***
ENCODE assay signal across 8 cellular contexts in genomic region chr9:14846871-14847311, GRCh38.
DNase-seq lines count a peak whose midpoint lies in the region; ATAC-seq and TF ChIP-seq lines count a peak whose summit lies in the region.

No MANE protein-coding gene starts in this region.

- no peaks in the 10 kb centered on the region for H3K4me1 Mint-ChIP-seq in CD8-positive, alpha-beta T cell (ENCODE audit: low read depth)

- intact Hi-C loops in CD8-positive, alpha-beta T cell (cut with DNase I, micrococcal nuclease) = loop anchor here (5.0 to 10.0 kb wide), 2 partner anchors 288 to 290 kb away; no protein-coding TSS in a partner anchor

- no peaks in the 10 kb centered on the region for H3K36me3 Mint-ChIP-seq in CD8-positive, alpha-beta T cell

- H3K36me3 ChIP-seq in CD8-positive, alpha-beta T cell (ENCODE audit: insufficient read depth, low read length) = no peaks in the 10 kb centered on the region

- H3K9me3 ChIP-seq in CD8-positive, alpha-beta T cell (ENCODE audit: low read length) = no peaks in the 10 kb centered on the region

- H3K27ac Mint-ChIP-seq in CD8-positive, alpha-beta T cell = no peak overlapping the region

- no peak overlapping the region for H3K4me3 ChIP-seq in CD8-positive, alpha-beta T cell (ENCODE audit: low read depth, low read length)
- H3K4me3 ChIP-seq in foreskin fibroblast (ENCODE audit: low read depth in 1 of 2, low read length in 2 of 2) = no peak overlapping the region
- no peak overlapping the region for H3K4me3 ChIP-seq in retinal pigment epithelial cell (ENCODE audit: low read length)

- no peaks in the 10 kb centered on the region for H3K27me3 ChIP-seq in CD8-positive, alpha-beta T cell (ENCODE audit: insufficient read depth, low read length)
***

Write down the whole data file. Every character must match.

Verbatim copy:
ENCODE assay signal across 8 cellular contexts in genomic region chr9:14846871-14847311, GRCh38.
DNase-seq lines count a peak whose midpoint lies in the region; ATAC-seq and TF ChIP-seq lines count a peak whose summit lies in the region.

No MANE protein-coding gene starts in this region.

- no peaks in the 10 kb centered on the region for H3K4me1 Mint-ChIP-seq in CD8-positive, alpha-beta T cell (ENCODE audit: low read depth)

- intact Hi-C loops in CD8-positive, alpha-beta T cell (cut with DNase I, micrococcal nuclease) = loop anchor here (5.0 to 10.0 kb wide), 2 partner anchors 288 to 290 kb away; no protein-coding TSS in a partner anchor

- no peaks in the 10 kb centered on the region for H3K36me3 Mint-ChIP-seq in CD8-positive, alpha-beta T cell

- H3K36me3 ChIP-seq in CD8-positive, alpha-beta T cell (ENCODE audit: insufficient read depth, low read length) = no peaks in the 10 kb centered on the region

- H3K9me3 ChIP-seq in CD8-positive, alpha-beta T cell (ENCODE audit: low read length) = no peaks in the 10 kb centered on the region

- H3K27ac Mint-ChIP-seq in CD8-positive, alpha-beta T cell = no peak overlapping the region

- no peak overlapping the region for H3K4me3 ChIP-seq in CD8-positive, alpha-beta T cell (ENCODE audit: low read depth, low read length)
- H3K4me3 ChIP-seq in foreskin fibroblast (ENCODE audit: low read depth in 1 of 2, low read length in 2 of 2) = no peak overlapping the region
- no peak overlapping the region for H3K4me3 ChIP-seq in retinal pigment epithelial cell (ENCODE audit: low read length)

- no peaks in the 10 kb centered on the region for H3K27me3 ChIP-seq in CD8-positive, alpha-beta T cell (ENCODE audit: insufficient read depth, low read length)